I was just talking to a fellow blogger who’s going through an interview process, and we touched on something that bears repeating here.
Interviewers don’t always expect you to know the answers.
Sometimes they ask you a string of ugly, nasty technical questions that you can’t possibly have seen before. They might not be testing your technical prowess or your research abilities, but instead, they may be testing your ability to keep calm under pressure.
Think back to the last time you had a server crash or an application fail. Managers and business folks come running in asking all kinds of ugly, nasty questions. “When’s it going to be back up? What caused this? You did this, didn’t you? Is that whiskey in your coffee cup? Did you try to quit sniffing glue this week?” I know. I’ve been there.
Asking tough questions in an interview is a way to see if someone will crack under pressure. I rarely do this as an interviewer unless I smell weakness (it smells like the opposite of bacon), but when I do, I go after it. I can’t have somebody on my team who throws up their hands and screams at the first sign of trouble. In two cases, I’ve seen trouble during the interview process: one candidate actually laid his head down in his hands on the table and spoke without looking up. In both cases, I didn’t expect them to know the answers to the questions – I just wanted to see whether or not they’d freak out, and they did.
And of course, this being reality, we hired them anyway. They both still work in their respective jobs though I’ve moved on, and they both still freak out whenever something breaks. <sigh>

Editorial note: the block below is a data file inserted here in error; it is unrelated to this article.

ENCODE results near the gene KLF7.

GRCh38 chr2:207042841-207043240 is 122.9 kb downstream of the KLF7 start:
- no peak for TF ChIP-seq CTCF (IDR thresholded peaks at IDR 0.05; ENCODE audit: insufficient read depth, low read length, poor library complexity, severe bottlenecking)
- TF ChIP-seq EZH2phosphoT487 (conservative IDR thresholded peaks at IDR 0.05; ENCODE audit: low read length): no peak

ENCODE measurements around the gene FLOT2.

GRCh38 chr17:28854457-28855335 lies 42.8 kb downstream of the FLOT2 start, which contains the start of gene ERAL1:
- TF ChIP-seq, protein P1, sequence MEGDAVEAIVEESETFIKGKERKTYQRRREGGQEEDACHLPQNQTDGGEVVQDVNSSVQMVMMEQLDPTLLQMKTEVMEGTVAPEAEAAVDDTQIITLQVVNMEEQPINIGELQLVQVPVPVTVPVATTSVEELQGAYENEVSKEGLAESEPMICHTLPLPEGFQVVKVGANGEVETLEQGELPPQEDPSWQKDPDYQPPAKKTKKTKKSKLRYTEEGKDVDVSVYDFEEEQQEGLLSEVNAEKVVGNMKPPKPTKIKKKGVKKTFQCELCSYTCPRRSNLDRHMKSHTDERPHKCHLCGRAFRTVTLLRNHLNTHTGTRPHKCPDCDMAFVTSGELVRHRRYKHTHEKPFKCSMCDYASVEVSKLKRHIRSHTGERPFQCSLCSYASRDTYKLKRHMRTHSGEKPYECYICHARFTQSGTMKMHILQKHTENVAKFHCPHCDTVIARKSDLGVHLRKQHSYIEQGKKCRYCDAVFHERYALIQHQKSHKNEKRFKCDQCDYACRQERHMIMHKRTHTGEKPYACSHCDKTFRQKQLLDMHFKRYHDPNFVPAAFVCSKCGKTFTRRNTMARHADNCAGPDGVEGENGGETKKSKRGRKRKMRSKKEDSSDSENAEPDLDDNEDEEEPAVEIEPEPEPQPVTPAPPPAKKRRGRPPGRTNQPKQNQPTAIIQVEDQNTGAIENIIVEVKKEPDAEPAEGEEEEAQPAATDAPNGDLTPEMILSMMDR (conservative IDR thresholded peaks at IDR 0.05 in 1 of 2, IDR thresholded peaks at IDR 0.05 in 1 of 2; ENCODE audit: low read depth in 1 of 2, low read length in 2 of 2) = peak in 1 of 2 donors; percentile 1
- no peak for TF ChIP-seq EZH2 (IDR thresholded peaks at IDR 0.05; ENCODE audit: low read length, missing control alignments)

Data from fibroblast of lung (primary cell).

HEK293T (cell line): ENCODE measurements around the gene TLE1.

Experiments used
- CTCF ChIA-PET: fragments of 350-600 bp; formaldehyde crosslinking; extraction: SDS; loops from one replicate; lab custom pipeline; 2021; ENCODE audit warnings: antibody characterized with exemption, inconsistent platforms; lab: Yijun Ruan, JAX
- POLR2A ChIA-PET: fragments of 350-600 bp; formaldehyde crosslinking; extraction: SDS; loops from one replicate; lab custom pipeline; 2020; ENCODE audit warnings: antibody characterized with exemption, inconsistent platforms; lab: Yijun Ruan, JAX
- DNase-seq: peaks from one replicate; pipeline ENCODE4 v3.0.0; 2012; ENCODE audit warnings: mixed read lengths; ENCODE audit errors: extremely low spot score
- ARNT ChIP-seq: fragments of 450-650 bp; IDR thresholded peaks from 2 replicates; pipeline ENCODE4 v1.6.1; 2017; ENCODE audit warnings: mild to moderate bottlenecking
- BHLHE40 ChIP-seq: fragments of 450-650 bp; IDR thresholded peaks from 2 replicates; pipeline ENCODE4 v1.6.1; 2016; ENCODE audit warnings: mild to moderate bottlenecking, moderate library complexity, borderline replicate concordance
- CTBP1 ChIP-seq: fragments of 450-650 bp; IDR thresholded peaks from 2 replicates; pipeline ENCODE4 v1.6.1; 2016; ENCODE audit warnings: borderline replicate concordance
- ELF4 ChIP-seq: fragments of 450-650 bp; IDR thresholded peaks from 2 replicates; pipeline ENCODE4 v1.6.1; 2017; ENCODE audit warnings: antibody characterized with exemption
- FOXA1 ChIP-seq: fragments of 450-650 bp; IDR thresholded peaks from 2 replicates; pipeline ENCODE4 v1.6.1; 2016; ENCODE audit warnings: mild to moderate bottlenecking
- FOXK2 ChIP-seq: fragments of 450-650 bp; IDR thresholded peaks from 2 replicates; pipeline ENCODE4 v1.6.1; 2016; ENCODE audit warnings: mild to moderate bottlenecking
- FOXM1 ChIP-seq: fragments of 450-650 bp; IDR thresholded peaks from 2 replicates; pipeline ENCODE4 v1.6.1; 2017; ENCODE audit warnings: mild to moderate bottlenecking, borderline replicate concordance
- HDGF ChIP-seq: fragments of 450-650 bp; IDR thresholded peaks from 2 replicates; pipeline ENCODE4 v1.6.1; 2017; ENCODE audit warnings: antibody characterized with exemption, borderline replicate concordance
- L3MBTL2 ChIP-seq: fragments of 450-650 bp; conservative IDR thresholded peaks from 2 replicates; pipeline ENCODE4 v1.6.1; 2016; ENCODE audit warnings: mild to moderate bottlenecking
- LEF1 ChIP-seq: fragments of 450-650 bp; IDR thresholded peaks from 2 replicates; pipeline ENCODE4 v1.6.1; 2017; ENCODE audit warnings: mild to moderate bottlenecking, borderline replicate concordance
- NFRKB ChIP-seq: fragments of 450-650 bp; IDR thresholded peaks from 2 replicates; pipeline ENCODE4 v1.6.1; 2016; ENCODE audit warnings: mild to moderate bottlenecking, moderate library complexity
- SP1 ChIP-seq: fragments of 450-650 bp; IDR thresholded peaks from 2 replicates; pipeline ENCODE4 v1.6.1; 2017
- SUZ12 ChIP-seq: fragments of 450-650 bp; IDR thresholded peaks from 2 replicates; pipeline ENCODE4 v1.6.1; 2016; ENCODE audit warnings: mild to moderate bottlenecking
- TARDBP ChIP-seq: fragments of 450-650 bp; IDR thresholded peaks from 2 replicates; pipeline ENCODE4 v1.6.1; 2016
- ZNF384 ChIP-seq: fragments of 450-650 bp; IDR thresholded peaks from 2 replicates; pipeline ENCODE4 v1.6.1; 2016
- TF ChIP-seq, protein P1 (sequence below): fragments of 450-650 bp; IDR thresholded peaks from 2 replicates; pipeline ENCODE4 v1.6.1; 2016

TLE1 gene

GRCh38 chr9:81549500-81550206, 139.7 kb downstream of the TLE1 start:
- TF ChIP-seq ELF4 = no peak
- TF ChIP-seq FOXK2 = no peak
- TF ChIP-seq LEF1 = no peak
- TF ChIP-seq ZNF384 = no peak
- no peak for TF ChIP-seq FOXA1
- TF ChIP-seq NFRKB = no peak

More DBA Career Articles
- Moving from Help Desk to DBA – a reader asked how to do it, and I gave a few ways to get started.
- Development DBA or Production DBA? – job duties are different for these two DBA roles. Developers become one kind of DBA, and network administrators or sysadmins become a different kind. I explain why.
- Recommended Books for DBAs – the books that should be on your shopping list.
- Ask for a List of Servers – DBA candidates need to ask as many questions as they answer during the interview.
- Are you a Junior or Senior DBA? – Sometimes it’s hard to tell, but I explain how to gauge DBA experience by the size of databases you’ve worked with.
- So You Wanna Be a Rock & Roll Star – Part 1 and Part 2 – wanna know what it takes to have “SQL Server Expert” on your business card? I explain.
- Becoming a DBA – my list of articles about database administration as a career.